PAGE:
Is there really a shortage of qualified MRO personnel?

Posted on 21st June 2019 by Lodahl


Is there really a growing shortage of qualified MRO personnel?

And our predictions for the future!


We have been reading this today about the predicted future shortage of qualified MRO personnel and we thought you might also be interested.


We’ve been doing this nearly 20 years and these predictions have been around the industry as long as we have (see this Flight Global article from 2008 ), so we were wondering if the ‘doom mongers’ are really right this time?


Like all markets, there are short-term bubbles where there is a shortage of Licensed Engineers on particular types.  In the oil price boom of 2012 and 2013, there was significant demand for Engineers on S92 and Super Puma but the requirements for these disappeared almost overnight in late 2014 when the oil price dropped dramatically (as did the rates Engineers were paid!).


Since early 2018 we have seen a significant increase in rates for Licensed Engineers in Europe on the main Airbus types and more recently on the B737 NG.  This was started when a large number of A330s and A340s went in for base maintenance and modification, which highlighted the shortage in Europe of widebody Engineers with base maintenance experience.  Traditionally we never had any issues recruiting A320 or B737 Engineers, but the demand for these peaked later in 2018 and pushed the rates up by around 25%.  The competition for these Engineers from MROs has become extremely fierce and the Engineers have become very aware of their own value.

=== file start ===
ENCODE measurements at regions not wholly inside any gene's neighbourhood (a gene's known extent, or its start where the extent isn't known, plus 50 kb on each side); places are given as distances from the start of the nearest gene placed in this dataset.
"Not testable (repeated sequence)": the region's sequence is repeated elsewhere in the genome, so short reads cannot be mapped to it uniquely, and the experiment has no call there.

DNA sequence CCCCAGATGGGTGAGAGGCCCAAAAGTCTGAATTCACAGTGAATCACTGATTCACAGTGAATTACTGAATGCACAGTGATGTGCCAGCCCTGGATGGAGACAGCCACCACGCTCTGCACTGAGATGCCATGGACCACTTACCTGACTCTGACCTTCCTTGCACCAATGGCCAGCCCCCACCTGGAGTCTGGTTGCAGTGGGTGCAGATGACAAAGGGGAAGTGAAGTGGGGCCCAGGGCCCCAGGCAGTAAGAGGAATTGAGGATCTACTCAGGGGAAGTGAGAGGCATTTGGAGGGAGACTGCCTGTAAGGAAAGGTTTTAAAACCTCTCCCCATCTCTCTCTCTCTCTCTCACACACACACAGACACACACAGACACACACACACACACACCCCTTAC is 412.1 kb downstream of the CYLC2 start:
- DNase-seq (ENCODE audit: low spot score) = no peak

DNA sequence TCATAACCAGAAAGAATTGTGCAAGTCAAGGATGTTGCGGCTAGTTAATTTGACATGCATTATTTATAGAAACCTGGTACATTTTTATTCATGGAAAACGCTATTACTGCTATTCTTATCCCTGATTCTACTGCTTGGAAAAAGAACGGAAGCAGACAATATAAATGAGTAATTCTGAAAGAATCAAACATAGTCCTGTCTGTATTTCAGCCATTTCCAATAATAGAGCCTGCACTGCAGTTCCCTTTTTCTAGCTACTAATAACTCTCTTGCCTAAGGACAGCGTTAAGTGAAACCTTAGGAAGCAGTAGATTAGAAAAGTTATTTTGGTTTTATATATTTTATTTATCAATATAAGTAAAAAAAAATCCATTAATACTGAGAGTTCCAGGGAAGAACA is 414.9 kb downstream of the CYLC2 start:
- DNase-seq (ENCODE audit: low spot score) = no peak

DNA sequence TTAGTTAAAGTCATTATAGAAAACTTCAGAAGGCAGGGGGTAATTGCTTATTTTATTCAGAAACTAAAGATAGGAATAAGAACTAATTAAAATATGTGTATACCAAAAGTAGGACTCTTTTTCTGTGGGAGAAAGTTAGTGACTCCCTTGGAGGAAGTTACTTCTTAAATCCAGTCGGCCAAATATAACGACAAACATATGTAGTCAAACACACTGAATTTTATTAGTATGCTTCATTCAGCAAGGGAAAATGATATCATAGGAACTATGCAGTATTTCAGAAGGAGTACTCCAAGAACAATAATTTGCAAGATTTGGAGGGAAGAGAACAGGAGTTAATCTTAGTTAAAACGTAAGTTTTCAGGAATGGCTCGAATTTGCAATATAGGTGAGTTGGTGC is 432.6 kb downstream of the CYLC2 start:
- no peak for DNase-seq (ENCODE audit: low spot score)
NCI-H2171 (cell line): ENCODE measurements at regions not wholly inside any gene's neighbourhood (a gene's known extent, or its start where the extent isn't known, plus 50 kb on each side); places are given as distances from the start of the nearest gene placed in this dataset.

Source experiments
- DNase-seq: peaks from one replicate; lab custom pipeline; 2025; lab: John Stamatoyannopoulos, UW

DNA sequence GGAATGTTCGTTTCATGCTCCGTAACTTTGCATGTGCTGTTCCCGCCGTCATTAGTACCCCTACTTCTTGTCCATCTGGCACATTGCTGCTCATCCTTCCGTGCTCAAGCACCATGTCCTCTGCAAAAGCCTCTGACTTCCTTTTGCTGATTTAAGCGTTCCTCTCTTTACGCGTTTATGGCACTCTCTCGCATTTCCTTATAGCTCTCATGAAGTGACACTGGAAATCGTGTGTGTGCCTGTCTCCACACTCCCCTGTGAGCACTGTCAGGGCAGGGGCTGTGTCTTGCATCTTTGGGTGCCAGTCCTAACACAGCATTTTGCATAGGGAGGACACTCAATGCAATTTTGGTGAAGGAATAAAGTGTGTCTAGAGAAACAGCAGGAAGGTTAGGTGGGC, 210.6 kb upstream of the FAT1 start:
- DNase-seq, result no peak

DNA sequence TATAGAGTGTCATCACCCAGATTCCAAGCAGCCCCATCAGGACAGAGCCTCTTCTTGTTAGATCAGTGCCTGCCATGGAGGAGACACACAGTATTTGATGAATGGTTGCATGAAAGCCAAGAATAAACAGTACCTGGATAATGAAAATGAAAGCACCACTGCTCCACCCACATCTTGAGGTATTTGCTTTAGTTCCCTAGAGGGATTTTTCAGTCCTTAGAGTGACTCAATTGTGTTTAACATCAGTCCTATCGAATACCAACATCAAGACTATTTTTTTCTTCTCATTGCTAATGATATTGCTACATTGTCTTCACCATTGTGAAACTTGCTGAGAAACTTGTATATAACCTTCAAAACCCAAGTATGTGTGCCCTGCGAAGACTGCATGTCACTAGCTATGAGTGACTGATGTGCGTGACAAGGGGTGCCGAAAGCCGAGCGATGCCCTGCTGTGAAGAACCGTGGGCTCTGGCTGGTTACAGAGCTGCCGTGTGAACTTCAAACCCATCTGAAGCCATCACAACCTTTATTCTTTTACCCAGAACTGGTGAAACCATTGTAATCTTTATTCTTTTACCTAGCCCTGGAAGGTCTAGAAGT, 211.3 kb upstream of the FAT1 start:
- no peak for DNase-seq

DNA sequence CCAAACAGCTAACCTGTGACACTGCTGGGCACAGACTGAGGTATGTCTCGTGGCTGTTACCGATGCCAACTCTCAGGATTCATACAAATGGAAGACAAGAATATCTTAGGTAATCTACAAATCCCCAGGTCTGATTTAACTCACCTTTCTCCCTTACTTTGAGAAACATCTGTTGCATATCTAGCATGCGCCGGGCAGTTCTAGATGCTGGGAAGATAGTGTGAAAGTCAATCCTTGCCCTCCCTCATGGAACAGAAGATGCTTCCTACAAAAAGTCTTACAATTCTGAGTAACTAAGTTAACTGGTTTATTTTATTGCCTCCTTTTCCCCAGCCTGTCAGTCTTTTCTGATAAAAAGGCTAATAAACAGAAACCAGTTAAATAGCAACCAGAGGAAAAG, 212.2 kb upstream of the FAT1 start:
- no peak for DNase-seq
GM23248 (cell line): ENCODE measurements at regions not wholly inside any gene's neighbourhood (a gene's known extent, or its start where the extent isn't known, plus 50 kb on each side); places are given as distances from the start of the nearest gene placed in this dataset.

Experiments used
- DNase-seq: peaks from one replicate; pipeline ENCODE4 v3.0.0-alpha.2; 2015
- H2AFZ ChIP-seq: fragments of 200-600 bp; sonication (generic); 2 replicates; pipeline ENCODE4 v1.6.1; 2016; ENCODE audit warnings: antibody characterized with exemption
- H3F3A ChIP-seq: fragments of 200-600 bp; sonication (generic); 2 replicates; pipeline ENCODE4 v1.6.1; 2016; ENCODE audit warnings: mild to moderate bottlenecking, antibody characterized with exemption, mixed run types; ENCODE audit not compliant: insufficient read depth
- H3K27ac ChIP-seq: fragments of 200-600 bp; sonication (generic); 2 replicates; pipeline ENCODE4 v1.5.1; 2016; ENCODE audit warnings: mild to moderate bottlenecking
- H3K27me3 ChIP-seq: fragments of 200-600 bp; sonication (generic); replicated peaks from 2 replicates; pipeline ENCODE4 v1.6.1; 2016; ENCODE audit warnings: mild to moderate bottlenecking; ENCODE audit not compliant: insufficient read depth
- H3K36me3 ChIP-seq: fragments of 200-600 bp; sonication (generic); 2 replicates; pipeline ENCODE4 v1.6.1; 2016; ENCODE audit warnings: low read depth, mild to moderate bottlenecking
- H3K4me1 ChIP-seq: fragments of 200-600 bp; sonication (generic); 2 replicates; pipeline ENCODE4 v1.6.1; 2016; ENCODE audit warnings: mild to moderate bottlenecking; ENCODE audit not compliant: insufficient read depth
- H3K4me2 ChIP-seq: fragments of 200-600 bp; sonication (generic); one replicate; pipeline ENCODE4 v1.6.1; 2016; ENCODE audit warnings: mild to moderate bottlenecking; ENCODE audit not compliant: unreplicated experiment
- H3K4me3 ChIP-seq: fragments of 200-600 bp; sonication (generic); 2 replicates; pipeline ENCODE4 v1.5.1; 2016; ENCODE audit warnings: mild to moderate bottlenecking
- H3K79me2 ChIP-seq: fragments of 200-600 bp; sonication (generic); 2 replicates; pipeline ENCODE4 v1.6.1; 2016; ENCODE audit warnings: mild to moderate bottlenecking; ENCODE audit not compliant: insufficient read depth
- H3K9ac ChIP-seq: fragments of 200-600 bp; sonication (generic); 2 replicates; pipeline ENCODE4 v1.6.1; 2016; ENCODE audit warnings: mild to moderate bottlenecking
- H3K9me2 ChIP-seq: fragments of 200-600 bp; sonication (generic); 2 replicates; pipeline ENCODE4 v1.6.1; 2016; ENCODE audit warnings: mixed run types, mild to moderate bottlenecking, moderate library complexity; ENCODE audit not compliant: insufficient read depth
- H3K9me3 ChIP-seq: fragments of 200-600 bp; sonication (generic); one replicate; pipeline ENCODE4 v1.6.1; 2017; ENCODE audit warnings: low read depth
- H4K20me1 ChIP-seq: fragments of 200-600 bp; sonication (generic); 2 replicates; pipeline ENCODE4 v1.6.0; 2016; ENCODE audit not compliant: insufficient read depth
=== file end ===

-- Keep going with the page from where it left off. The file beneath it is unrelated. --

They say only fools try and predict the future, so here we go!

  • Aviation recruitment will have its ‘Uber moment’.  There are huge inefficiencies in the market with qualified Engineers available in one place and MROs who need them in others. This is a ripe area for innovation and a successful entrant to this market will help decrease the skills gap in the short-term and will drive greater efficiency and cost savings in the mid-term.
  • Aircraft manufacturers will build their own MRO capabilities and will be able to sell operators full support packages with their aircraft.  The OEMs have huge influence with government policy makers and will get support to recruit and train large numbers of maintenance staff.  This will give them a longer-term advantage and will lead to some consolidation in the third-party MRO market.
  • The large airworthiness authorities (EASA, FAA, etc.) will work together to standardise personnel licensing, allowing greater freedom of movement by skilled people.



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